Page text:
Most of the news coming out of Washington, D.C. right now is negative and chaotic. We are witness to intraparty implosions and partisan disagreement. We read about disfunction that has stalled the passage of appropriations bills: must-pass legislation that keeps the government up and running. While this sad state is a reality on Capitol Hill, it is not the only one. What you don’t often hear about is the behind-the-scenes work, where Members of the U.S. House of Representatives and the U.S. Senate work together to advance important initiatives across the aisle.

AJCU is proud to have lent a hand on one such recent effort. On Friday, October 13, U.S. Rep. James McGovern (D-MA) and colleagues sent a bipartisan, bicameral letter to the U.S. Secretary of State expressing “deep concern regarding the Nicaraguan government’s seizure of the Managua campus of the Jesuit-run Universidad Centroamericana” (UCA), with suggestions for actions the Biden Administration should take in response. Shortly after the seizure in August, all academic activity was suspended on campus and the legal status of the Jesuits in Nicaragua was removed.

This letter from Congress calls out the Nicaraguan government’s repression against the Church, civil society, and social institutions. It characterizes the closure of the UCA as “a grave blow to freedom of thought, conscience and religion in that country.” This letter was the result of deep engagement from Rep. McGovern’s staff on the Tom Lantos Human Rights Commission and from the Jesuit community, including AJCU, whose staff worked together and tirelessly to ensure that Members of Congress were aware of the issue and alerted about this joint letter. AJCU reached out to more than 100 offices on Capitol Hill, both Republican and Democrat, to encourage our connected offices (alumni of Jesuit institutions and those Members of the House and Senate who represent our schools) to co-sign this powerful and direct statement to the U.S. Secretary of State. The Jesuit Conference’s Office of Justice and Ecology contacted many Congressional offices as well: their efforts ensured the letter received Republican backing in the U.S. House of Representatives. We were proud to be raising awareness together about the repression occurring in Nicaragua.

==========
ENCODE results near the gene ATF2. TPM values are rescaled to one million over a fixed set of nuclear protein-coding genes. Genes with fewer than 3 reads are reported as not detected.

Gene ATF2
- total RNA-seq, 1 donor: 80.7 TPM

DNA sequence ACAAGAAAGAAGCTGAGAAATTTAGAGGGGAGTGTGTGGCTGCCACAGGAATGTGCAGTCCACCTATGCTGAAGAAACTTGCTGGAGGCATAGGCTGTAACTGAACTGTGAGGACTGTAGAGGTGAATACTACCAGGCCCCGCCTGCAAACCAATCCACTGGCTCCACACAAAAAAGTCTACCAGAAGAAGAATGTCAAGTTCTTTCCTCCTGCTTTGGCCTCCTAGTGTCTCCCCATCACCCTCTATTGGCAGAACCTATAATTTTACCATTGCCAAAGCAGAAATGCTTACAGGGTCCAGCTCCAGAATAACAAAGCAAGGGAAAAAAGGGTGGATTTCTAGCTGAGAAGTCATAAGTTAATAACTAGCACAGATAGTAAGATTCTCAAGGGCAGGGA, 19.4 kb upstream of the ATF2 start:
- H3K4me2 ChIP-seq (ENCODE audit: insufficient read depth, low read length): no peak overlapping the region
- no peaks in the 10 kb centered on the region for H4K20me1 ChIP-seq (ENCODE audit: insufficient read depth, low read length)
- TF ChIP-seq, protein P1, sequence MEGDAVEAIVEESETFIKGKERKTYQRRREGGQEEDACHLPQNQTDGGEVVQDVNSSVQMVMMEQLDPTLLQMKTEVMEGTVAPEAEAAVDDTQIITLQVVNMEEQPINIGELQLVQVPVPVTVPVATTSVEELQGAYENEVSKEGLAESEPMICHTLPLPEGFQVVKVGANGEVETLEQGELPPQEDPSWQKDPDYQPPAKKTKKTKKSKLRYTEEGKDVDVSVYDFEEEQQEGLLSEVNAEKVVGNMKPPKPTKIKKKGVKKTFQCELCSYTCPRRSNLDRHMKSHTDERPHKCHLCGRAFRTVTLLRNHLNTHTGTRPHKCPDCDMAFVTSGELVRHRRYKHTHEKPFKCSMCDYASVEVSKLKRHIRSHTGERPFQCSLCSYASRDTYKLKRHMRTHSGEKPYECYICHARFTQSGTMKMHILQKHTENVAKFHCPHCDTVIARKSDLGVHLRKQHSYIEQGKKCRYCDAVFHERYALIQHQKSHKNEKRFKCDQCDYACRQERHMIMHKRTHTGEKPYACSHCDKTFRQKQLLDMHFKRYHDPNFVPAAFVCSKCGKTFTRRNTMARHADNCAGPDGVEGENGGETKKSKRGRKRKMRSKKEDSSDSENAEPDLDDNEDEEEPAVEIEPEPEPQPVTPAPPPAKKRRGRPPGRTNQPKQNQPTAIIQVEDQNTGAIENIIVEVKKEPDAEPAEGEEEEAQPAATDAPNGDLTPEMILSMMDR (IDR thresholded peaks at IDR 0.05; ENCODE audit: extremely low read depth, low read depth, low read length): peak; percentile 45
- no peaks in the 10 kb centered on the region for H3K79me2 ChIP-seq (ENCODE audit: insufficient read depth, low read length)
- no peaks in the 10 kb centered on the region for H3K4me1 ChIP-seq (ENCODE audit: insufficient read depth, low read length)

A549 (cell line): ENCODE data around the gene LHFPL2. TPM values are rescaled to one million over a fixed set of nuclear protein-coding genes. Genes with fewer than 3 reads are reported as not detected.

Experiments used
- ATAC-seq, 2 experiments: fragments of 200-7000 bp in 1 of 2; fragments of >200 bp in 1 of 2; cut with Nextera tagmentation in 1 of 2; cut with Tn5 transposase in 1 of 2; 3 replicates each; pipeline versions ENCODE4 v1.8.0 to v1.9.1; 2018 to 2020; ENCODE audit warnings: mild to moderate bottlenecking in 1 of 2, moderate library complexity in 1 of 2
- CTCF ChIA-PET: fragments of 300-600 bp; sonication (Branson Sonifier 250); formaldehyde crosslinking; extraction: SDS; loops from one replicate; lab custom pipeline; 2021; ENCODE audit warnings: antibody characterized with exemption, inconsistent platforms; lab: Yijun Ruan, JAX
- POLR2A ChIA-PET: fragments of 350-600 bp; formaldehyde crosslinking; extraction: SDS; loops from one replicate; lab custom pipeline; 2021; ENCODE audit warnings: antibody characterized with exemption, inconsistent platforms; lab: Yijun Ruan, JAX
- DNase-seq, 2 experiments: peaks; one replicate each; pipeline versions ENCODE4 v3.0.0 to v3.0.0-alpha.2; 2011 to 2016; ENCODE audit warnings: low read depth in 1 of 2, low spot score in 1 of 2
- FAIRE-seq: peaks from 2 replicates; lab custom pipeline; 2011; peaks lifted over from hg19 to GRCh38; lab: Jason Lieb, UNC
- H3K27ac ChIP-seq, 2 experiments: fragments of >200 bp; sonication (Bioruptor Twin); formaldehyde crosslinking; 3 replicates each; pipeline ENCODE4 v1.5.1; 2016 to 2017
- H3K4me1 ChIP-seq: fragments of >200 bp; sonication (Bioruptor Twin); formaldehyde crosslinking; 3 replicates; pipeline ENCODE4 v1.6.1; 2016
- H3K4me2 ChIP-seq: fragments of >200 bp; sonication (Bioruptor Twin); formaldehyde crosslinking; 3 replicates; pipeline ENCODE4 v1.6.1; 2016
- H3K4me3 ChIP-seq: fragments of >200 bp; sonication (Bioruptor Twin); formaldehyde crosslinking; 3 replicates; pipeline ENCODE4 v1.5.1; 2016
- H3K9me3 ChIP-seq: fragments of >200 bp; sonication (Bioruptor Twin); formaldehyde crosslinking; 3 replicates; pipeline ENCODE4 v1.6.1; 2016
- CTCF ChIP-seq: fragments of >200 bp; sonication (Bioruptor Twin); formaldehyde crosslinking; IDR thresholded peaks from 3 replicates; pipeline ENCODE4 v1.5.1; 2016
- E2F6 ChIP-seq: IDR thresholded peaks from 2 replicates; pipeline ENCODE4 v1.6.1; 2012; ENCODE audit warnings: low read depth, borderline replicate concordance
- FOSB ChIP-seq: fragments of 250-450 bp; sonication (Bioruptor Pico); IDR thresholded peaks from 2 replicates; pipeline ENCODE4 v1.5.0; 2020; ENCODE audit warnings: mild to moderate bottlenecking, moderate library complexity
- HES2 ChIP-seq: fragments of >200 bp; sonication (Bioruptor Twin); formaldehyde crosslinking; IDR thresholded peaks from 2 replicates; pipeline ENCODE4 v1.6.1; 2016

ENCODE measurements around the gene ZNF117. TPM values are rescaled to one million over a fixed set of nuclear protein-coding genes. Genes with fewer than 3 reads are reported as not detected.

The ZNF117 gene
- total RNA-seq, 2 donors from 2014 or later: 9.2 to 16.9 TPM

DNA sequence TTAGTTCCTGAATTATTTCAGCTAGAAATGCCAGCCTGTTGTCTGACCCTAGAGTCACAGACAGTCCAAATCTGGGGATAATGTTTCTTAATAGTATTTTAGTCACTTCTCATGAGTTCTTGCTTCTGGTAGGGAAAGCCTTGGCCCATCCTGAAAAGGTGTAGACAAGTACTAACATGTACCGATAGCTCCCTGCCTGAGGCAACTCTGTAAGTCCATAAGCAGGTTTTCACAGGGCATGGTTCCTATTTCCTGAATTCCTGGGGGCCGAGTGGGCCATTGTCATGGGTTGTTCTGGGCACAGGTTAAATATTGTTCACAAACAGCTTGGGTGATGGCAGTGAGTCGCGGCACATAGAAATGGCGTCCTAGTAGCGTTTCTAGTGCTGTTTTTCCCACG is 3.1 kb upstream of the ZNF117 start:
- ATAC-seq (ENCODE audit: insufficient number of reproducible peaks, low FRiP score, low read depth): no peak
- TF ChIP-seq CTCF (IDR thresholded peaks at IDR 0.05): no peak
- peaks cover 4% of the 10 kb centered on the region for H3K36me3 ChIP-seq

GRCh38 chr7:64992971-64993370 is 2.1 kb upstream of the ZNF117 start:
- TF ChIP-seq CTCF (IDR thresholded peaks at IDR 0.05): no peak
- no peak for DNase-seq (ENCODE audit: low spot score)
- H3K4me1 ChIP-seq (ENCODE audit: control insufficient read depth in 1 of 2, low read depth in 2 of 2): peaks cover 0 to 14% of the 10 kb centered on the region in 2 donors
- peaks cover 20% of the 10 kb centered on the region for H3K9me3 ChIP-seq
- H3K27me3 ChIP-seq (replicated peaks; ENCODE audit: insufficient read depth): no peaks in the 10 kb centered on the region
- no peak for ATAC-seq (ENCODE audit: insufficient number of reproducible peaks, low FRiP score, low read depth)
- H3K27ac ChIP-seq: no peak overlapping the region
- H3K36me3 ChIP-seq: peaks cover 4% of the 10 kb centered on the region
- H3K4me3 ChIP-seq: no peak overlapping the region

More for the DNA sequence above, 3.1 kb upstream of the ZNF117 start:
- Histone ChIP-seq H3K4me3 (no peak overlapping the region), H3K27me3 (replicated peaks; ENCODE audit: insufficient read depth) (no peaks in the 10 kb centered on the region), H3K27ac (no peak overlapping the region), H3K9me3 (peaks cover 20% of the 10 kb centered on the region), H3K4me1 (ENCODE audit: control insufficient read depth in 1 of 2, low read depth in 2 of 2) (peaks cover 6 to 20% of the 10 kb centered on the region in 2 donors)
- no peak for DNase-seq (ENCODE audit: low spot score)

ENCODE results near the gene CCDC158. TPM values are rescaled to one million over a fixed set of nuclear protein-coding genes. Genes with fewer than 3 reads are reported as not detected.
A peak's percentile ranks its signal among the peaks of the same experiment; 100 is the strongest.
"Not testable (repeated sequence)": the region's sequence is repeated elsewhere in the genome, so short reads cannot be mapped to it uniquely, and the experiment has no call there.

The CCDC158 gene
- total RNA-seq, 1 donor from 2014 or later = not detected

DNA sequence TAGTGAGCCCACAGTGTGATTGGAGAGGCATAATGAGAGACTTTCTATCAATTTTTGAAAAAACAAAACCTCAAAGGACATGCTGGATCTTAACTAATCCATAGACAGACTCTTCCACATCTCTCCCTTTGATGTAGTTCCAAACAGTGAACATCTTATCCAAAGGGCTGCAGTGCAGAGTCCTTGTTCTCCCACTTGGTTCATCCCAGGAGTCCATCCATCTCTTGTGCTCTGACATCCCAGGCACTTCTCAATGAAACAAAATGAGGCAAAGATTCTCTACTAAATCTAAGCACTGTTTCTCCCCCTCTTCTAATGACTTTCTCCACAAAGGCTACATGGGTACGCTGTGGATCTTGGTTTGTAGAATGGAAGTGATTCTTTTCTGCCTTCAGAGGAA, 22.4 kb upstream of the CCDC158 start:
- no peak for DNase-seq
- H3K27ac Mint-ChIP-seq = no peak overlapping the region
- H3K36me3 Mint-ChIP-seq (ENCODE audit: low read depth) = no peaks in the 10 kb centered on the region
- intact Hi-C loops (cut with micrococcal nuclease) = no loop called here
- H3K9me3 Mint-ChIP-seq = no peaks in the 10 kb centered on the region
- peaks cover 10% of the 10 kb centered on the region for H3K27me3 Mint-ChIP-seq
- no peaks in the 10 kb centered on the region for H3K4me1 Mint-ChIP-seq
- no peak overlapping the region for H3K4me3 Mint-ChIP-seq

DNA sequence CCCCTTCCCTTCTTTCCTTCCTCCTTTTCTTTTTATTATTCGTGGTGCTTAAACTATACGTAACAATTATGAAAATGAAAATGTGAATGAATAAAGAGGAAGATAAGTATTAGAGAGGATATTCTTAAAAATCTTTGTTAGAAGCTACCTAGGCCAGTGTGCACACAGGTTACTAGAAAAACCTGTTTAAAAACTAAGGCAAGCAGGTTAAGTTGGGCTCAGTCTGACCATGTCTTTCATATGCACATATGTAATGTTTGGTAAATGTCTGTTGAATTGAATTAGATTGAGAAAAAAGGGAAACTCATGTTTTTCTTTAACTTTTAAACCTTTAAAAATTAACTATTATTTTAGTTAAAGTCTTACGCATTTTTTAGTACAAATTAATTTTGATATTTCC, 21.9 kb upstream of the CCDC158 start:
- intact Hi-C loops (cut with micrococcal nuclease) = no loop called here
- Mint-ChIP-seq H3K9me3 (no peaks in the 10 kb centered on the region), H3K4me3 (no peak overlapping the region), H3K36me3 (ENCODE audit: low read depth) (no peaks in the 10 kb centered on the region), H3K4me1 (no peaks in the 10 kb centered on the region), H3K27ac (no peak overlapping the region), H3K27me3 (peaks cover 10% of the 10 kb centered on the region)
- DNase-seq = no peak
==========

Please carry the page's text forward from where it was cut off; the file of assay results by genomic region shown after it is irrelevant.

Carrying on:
AJCU has a long history of engagement on this issue, stemming back to 2018, when protests first began in Nicaragua. On August 22nd of this year, the presidents of Jesuit colleges and universities issued a statement of solidarity with the UCA, extending support to Jesuits, faculty, staff and students who were falsely accused of violating the law. Further, AJCU called on the government to reverse its decision and end the repression. That statement is available here on the AJCU website.

Earlier this month, AJCU testified before the Permanent Council of the Organization of American States during its consideration of a resolution rejecting repressive measures by the government of Nicaragua against educational institutions and the Catholic Church. That resolution passed without objection.
These efforts have helped inform the broader national and international community about the situation in Nicaragua.

Still, there is more to be done to help the more than 2,400 displaced students who seek to continue their education at other Jesuit colleges and universities in the Americas. In coordination with the Jesuit Central & Southern Province and Seattle University, AJCU will soon support a campaign to raise awareness and funds for student financial assistance to assist the “UCA in exile” community. This effort emphasizes that “we are all members of one global Ignatian family and we stand with one another during times of severe trial.”

While the situation in Nicaragua is discouraging, the response from Congress is heartening. Working together, Senators and Representatives from both parties can have a powerful voice and advance the common good.

By Jenny Smulson, Vice President for Government Relations, AJCU